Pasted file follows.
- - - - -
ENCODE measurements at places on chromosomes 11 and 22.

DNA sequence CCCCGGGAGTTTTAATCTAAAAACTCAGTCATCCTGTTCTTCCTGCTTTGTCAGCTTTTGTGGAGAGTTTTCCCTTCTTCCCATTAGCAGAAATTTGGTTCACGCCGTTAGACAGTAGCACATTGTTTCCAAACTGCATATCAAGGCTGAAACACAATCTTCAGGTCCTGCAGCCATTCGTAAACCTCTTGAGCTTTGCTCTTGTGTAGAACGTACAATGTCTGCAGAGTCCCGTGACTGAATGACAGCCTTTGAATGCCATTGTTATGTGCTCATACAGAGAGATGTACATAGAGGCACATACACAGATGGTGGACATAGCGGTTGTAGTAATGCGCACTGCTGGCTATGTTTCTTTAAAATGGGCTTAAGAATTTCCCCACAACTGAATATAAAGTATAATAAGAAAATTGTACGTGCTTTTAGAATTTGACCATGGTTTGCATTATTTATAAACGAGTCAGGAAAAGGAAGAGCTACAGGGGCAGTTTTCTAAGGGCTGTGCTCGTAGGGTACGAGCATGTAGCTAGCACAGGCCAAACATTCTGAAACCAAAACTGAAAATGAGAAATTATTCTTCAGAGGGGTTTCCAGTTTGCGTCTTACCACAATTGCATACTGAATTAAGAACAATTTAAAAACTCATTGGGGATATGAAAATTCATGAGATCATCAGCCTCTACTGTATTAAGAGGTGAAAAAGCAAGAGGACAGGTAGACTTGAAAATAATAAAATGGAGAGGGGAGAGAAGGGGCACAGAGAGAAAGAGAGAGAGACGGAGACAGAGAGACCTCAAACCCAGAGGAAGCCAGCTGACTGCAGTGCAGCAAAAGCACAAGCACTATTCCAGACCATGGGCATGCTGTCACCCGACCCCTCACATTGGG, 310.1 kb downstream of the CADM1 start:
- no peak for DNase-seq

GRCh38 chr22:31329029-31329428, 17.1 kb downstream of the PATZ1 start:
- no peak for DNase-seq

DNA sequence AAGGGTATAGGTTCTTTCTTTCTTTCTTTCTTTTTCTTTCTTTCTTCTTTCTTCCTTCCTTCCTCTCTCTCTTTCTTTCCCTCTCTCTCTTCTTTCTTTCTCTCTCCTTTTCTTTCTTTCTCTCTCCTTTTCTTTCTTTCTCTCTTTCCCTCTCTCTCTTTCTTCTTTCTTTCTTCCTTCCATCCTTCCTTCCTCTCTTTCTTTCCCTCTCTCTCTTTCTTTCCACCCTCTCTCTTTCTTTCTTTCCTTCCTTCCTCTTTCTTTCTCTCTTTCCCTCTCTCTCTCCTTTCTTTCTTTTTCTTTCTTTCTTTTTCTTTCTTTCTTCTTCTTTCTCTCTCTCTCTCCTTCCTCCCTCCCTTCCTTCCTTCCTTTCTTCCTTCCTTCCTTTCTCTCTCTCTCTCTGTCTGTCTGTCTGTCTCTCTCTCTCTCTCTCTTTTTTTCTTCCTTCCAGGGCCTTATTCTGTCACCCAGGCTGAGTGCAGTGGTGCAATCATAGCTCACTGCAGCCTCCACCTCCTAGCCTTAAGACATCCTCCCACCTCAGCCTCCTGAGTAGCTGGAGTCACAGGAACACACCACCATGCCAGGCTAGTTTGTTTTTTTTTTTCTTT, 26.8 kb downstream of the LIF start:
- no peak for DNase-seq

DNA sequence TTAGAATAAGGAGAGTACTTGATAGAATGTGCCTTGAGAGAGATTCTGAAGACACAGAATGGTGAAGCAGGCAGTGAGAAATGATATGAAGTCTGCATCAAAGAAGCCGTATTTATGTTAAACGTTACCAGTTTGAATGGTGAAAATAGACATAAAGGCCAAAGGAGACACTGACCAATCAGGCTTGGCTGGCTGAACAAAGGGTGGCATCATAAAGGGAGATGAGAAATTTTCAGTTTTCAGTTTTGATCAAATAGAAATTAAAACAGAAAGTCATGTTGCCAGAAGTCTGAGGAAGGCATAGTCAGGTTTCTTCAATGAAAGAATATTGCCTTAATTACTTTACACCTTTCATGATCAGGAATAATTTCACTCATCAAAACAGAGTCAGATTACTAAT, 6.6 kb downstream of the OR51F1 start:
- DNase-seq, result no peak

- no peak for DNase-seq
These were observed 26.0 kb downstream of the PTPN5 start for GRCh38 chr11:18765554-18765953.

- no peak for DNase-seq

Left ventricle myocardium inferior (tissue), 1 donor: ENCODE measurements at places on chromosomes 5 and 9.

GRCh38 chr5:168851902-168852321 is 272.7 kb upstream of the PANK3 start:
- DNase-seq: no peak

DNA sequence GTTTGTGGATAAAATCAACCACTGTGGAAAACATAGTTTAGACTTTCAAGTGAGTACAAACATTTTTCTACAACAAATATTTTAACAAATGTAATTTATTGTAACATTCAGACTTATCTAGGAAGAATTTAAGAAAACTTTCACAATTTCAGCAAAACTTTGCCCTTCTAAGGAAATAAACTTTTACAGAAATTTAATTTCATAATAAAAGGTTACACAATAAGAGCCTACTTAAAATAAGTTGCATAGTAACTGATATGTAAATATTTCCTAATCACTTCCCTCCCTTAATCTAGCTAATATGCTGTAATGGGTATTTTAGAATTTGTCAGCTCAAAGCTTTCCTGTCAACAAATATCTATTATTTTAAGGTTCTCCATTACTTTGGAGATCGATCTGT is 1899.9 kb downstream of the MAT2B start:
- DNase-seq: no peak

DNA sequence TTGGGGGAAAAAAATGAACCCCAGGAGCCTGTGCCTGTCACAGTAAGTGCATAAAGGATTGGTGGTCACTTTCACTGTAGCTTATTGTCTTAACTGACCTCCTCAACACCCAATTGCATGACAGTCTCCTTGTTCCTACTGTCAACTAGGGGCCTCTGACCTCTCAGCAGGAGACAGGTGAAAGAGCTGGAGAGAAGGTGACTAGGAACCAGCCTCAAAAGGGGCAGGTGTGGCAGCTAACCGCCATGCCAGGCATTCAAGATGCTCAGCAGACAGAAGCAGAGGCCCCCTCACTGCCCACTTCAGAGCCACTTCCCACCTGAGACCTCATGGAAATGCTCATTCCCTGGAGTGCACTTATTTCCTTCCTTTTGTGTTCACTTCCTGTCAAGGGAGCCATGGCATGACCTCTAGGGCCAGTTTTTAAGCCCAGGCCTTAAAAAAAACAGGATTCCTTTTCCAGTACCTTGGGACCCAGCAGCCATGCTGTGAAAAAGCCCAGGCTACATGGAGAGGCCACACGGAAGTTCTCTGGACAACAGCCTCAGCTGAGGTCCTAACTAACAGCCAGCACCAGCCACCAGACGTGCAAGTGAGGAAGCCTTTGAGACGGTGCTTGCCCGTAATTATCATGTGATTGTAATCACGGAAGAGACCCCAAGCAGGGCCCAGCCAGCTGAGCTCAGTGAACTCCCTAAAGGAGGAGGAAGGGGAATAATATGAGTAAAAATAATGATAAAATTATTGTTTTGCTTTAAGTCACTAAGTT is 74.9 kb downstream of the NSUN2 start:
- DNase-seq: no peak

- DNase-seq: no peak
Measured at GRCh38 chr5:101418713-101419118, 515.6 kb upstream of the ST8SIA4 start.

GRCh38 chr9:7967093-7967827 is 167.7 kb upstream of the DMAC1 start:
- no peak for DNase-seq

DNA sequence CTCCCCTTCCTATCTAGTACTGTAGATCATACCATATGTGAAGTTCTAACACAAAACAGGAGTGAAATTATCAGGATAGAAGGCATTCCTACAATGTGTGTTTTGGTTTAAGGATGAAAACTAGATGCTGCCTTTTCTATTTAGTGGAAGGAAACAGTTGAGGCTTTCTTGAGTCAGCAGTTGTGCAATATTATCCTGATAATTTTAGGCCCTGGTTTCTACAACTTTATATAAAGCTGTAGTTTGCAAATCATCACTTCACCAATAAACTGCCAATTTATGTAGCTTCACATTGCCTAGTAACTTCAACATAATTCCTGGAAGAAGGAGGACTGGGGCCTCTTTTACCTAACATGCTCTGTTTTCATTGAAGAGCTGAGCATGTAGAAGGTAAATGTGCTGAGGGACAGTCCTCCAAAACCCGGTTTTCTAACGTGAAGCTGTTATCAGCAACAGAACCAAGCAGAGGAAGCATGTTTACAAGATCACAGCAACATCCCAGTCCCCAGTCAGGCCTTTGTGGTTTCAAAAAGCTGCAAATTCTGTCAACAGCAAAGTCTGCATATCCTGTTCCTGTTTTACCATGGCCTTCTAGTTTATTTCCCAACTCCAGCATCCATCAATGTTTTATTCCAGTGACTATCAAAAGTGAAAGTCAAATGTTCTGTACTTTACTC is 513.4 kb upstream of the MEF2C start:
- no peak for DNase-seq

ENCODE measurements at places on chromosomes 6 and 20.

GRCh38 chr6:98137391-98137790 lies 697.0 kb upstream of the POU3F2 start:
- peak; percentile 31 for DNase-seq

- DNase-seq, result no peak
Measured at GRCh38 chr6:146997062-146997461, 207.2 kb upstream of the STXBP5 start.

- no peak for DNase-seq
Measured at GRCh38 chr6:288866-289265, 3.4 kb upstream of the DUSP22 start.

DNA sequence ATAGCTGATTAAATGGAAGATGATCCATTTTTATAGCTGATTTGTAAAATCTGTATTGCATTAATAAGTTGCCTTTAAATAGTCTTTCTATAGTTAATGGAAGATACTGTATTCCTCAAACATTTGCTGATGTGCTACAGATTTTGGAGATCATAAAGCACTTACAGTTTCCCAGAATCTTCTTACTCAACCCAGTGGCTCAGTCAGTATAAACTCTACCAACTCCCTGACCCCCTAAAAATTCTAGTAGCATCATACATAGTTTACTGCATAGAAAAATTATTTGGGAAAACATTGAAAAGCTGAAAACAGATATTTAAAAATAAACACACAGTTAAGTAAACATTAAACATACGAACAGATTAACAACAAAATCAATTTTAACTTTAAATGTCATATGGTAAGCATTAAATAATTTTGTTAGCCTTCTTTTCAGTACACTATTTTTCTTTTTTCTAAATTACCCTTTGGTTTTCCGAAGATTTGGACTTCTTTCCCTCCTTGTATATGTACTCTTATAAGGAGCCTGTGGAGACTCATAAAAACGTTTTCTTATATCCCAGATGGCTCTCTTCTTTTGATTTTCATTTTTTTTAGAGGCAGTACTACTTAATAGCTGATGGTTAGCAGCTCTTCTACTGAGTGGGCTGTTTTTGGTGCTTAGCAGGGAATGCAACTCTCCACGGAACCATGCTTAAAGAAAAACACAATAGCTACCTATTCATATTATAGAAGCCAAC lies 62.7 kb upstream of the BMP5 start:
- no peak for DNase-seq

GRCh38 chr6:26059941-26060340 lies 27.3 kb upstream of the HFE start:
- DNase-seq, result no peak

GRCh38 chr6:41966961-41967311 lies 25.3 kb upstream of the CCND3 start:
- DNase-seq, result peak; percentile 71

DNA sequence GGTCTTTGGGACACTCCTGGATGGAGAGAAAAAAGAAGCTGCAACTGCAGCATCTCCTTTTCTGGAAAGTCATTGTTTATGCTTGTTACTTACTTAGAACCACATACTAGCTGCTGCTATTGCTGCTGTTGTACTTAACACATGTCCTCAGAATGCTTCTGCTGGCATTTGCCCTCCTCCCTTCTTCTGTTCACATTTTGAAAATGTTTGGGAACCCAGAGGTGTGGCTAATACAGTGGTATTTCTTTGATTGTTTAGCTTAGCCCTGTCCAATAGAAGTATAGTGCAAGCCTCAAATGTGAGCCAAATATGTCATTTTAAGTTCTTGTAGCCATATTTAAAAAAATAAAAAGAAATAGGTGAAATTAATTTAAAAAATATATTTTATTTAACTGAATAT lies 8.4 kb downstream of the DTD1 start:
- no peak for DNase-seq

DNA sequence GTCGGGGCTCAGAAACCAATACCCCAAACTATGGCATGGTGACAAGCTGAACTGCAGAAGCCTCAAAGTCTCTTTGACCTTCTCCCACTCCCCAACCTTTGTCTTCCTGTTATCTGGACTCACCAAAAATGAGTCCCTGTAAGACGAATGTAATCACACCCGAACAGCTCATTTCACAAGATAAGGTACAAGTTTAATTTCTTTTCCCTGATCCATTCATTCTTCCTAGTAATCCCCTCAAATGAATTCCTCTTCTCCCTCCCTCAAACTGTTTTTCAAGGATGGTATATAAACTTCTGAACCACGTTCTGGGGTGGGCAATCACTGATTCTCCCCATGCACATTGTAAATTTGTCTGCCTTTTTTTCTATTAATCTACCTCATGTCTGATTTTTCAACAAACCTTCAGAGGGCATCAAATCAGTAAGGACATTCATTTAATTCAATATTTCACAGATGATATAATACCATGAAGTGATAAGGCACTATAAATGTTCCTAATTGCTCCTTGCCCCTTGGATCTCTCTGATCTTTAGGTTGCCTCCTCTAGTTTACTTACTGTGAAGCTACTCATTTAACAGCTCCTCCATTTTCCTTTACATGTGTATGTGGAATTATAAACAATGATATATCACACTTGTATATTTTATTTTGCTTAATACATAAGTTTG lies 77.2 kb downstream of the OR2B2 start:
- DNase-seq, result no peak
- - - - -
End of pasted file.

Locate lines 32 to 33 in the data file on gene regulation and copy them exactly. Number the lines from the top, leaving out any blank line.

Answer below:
Measured at GRCh38 chr6:288866-289265, 3.4 kb upstream of the DUSP22 start.

DNA sequence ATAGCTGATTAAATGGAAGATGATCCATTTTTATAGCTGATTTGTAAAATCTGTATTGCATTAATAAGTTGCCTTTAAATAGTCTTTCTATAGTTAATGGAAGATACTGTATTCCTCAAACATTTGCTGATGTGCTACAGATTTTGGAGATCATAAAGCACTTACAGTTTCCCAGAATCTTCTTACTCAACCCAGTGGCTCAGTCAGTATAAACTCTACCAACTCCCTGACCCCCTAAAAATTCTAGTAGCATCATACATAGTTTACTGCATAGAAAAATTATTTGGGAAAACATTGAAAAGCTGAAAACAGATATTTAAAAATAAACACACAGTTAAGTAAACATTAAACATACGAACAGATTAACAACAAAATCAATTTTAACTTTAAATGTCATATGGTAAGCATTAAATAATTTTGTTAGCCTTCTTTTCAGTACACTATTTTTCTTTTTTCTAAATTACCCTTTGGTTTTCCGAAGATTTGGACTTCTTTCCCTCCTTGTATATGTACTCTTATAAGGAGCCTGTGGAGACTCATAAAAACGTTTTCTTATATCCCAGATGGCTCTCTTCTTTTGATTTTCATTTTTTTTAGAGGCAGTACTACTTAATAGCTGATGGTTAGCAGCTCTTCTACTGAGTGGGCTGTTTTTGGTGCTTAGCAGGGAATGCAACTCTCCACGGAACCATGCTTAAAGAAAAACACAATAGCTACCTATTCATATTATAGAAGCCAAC lies 62.7 kb upstream of the BMP5 start: